Astonishingly, we have almost made it through the year. One more reading period, one more series of finals, one more lawn party weekend, and your student will be a sophomore.

We hope it has been a productive year; full of challenges and surprises, growth and opportunity, friends and hard work. Your student has enjoyed their classes, become accustomed to the Princeton culture, found a compatible group of peers, and learned a tremendous amount about independence and responsibility. There have likely been some occasional potholes along this road—perhaps even a crevasse from time to time—but both you and your student are familiar with the terrain now, and it will be much easier from here on out.

The end of the year comes quickly now: the last week of classes; dean’s date and the accompanying revelry; then finals, move-out, and commencement. Your student will be moving at a very fast pace, trying to complete all of their work, saying goodbye to new friends, and packing up all their effects. They’ll need to be reminded to pick up boxes, figure out where to store their things, and clean up their room before departing campus. It’s quite possible they will be upset at the prospect of being separated from their sweetheart all summer. They will be sad when they bid farewell to senior teammates.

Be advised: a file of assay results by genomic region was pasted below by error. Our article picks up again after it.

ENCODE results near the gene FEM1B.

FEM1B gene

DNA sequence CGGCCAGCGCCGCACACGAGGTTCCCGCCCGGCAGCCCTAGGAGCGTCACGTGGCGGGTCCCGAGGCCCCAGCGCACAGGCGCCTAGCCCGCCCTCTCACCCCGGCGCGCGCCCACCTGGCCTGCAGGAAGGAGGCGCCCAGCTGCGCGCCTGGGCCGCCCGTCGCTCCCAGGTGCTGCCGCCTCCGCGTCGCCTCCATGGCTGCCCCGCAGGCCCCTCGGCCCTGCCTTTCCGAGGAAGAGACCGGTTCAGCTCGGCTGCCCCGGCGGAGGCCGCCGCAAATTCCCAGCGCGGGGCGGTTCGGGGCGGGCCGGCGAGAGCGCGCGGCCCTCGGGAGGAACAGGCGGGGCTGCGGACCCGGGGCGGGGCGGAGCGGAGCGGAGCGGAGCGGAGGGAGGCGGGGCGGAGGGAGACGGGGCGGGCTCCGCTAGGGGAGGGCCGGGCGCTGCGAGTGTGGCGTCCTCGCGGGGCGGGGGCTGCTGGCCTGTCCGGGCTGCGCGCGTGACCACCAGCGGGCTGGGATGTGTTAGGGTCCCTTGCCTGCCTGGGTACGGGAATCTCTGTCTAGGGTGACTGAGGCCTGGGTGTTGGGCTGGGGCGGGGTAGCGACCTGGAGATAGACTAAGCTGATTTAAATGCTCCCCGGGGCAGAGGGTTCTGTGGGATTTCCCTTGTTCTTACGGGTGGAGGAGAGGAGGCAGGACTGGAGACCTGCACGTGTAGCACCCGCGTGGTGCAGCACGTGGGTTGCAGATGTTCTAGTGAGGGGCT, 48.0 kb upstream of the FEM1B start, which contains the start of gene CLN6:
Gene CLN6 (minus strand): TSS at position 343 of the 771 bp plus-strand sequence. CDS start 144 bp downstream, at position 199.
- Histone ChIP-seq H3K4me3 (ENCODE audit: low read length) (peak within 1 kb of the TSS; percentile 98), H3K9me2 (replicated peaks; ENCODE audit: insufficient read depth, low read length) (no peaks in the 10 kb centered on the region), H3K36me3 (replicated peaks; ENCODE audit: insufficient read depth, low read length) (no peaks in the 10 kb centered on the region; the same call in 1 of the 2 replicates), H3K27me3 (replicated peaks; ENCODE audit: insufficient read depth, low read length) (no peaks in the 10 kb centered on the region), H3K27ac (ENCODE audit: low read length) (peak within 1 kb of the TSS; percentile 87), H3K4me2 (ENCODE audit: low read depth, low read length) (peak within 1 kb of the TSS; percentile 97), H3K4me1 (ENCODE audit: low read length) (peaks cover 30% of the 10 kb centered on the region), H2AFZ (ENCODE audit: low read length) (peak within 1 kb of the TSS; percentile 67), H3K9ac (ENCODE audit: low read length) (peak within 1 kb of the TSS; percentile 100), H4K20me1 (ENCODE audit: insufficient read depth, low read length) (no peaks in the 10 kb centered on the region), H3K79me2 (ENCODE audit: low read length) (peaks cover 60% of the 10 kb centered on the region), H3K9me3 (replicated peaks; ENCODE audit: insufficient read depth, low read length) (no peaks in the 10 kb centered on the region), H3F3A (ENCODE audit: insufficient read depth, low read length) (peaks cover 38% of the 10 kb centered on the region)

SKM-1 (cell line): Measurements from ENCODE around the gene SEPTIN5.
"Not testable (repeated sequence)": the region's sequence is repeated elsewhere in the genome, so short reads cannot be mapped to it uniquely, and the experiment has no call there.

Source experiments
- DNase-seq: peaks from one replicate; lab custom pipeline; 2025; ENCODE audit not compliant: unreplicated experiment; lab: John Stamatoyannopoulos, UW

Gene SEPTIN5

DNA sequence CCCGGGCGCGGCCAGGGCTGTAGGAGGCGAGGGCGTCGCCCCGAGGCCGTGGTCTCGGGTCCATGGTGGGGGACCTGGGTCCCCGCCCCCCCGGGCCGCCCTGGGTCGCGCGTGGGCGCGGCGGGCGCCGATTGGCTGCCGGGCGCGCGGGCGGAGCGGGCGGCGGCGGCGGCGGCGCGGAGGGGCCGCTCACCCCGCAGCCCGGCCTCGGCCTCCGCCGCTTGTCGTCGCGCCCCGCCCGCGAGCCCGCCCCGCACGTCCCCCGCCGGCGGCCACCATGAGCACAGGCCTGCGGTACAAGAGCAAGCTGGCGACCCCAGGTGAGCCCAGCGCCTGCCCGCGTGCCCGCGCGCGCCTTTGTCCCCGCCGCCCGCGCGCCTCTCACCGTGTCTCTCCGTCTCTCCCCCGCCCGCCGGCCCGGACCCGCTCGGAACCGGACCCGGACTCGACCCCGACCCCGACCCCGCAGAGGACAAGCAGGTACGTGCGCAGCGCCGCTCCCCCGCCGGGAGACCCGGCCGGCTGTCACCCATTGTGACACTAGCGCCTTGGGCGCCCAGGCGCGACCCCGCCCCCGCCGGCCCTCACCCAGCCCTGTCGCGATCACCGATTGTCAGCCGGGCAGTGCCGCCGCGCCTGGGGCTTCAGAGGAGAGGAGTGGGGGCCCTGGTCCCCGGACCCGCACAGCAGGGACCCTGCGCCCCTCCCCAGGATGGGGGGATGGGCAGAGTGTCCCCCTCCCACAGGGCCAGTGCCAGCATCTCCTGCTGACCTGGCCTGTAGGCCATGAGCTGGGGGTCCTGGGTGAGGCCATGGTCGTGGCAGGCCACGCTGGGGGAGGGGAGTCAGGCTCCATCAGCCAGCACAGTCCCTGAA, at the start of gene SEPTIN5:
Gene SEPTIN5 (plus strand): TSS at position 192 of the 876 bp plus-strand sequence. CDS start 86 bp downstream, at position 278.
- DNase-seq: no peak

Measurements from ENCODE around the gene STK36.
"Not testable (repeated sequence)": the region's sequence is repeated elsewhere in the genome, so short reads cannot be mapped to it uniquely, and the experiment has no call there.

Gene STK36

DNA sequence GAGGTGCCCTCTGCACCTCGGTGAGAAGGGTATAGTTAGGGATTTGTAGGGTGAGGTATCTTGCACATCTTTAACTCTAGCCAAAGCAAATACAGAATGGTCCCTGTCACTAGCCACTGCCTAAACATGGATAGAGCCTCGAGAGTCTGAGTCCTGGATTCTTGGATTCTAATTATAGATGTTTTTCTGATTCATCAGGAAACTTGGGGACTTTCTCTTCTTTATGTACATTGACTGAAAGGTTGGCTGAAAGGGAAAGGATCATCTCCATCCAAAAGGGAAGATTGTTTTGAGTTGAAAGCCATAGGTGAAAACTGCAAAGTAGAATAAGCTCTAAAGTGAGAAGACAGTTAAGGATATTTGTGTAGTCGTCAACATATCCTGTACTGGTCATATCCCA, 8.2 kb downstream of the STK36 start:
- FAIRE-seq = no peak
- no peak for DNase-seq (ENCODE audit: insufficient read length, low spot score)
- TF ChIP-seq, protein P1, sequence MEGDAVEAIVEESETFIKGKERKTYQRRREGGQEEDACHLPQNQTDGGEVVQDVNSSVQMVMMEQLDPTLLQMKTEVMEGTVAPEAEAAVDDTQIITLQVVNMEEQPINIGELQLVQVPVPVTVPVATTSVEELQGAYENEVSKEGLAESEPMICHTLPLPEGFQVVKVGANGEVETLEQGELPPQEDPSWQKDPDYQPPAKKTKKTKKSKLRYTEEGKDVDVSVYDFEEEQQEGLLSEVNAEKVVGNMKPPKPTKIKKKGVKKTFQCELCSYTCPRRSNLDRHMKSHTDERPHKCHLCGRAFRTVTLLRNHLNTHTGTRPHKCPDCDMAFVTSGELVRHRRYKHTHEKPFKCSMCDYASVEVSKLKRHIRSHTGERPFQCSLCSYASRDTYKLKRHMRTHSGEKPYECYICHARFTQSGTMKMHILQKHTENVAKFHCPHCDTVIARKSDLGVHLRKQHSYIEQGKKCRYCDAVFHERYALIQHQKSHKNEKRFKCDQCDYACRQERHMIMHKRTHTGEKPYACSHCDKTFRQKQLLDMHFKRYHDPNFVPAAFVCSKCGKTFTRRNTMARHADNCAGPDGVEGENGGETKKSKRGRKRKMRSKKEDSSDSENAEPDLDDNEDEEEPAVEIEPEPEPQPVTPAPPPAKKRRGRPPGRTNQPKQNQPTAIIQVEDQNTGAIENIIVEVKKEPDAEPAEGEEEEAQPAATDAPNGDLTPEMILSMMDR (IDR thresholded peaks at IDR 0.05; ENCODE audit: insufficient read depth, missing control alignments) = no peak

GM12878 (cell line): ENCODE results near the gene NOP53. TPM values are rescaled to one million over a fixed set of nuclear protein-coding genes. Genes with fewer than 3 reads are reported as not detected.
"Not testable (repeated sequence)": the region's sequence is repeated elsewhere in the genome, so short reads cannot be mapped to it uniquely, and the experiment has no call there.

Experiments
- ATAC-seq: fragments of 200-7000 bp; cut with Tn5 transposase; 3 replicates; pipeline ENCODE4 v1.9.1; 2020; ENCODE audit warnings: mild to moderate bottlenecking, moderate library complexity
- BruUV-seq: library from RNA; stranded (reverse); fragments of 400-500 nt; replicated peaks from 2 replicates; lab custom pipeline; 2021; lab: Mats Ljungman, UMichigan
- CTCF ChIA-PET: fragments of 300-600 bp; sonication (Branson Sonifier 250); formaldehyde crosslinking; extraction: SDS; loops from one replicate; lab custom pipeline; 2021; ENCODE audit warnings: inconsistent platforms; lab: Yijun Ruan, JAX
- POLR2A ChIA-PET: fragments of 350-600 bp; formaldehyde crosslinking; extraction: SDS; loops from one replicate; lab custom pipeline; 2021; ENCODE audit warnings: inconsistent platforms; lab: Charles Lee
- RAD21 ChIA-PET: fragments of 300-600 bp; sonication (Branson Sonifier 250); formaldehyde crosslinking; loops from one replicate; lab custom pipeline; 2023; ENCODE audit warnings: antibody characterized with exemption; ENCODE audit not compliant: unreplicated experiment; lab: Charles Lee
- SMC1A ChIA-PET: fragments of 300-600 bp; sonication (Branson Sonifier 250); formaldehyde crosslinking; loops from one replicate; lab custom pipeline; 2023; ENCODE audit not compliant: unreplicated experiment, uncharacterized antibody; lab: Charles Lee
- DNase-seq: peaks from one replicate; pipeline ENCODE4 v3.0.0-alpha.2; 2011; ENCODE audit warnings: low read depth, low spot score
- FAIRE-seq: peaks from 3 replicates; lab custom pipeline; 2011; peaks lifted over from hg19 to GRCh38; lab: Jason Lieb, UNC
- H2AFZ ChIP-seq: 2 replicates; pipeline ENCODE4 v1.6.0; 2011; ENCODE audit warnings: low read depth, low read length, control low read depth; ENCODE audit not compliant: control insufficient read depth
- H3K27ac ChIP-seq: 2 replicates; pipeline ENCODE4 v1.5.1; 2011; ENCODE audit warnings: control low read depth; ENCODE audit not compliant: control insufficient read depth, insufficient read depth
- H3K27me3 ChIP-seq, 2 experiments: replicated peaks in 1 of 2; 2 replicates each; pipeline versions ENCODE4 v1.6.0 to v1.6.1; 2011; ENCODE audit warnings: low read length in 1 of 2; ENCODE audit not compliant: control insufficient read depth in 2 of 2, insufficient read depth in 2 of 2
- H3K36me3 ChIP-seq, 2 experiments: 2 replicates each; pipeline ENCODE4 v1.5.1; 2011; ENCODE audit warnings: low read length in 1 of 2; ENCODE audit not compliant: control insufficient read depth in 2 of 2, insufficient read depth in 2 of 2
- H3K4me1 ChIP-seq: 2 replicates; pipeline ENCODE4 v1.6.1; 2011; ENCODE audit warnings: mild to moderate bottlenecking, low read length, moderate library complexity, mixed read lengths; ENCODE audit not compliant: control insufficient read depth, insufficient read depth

In any case, your student will be one quarter of the way through their Princeton experience, and in a few short years you will be the one attending commencement with your own graduating senior. 

We look forward to seeing your student back at Princeton next September, and wish you all a happy and productive summer. 

What your student may experience:

  • The second round of reading period and exams. This means late nights, likely stress, possible exhaustion, and too much caffeine.
  • Spring lawn parties (the weekend between reading period and finals) are the big blow-out event of the year. The eating clubs host bands, and there is a significant amount of alcohol consumption. There is also significant pressure on students (especially women) to invest in multiple outfits for the weekend, which can be financially challenging for some.
  • Packing and moving out…and making sure their rooms are left in a reasonable state.
  • Saying goodbye to some friends, and “au revoir” to others.

What you can do to help:

  • As usual, watch for signs of overload, and send your student to University Health Services or the college office if you think they’re pushing too hard.
  • Remind your student to be careful during lawn parties, and be aware of the peer pressure to dress the part.
  • Make certain your student does not leave packing and cleaning until the very last minute. Students will be charged for any damage that has been done to their room, and there may be disciplinary action if the situation is particularly egregious.
  • If they are home for the summer, make sure they feel welcome, and set ground rules to make life as smooth as possible for everyone.